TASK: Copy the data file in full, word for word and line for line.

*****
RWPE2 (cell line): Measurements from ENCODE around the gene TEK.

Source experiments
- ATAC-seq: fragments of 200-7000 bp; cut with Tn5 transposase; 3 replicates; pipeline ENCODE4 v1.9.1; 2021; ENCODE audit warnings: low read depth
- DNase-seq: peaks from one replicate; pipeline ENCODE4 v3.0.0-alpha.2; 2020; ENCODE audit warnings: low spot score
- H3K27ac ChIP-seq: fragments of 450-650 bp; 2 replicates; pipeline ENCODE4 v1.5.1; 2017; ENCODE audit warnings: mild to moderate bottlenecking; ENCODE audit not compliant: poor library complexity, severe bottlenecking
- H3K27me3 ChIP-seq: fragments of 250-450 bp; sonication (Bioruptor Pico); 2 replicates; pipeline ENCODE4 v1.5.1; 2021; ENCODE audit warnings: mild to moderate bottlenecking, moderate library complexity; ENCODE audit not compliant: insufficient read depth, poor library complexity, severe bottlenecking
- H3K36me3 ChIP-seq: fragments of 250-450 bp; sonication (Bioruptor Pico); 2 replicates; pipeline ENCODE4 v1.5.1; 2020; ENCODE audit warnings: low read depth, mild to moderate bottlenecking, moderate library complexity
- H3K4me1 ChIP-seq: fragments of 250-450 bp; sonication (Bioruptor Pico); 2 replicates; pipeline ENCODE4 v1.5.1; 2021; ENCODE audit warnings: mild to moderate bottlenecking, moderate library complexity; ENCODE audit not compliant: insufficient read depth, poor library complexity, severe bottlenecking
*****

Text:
RWPE2 (cell line): Measurements from ENCODE around the gene TEK.

Source experiments
- ATAC-seq: fragments of 200-7000 bp; cut with Tn5 transposase; 3 replicates; pipeline ENCODE4 v1.9.1; 2021; ENCODE audit warnings: low read depth
- DNase-seq: peaks from one replicate; pipeline ENCODE4 v3.0.0-alpha.2; 2020; ENCODE audit warnings: low spot score
- H3K27ac ChIP-seq: fragments of 450-650 bp; 2 replicates; pipeline ENCODE4 v1.5.1; 2017; ENCODE audit warnings: mild to moderate bottlenecking; ENCODE audit not compliant: poor library complexity, severe bottlenecking
- H3K27me3 ChIP-seq: fragments of 250-450 bp; sonication (Bioruptor Pico); 2 replicates; pipeline ENCODE4 v1.5.1; 2021; ENCODE audit warnings: mild to moderate bottlenecking, moderate library complexity; ENCODE audit not compliant: insufficient read depth, poor library complexity, severe bottlenecking
- H3K36me3 ChIP-seq: fragments of 250-450 bp; sonication (Bioruptor Pico); 2 replicates; pipeline ENCODE4 v1.5.1; 2020; ENCODE audit warnings: low read depth, mild to moderate bottlenecking, moderate library complexity
- H3K4me1 ChIP-seq: fragments of 250-450 bp; sonication (Bioruptor Pico); 2 replicates; pipeline ENCODE4 v1.5.1; 2021; ENCODE audit warnings: mild to moderate bottlenecking, moderate library complexity; ENCODE audit not compliant: insufficient read depth, poor library complexity, severe bottlenecking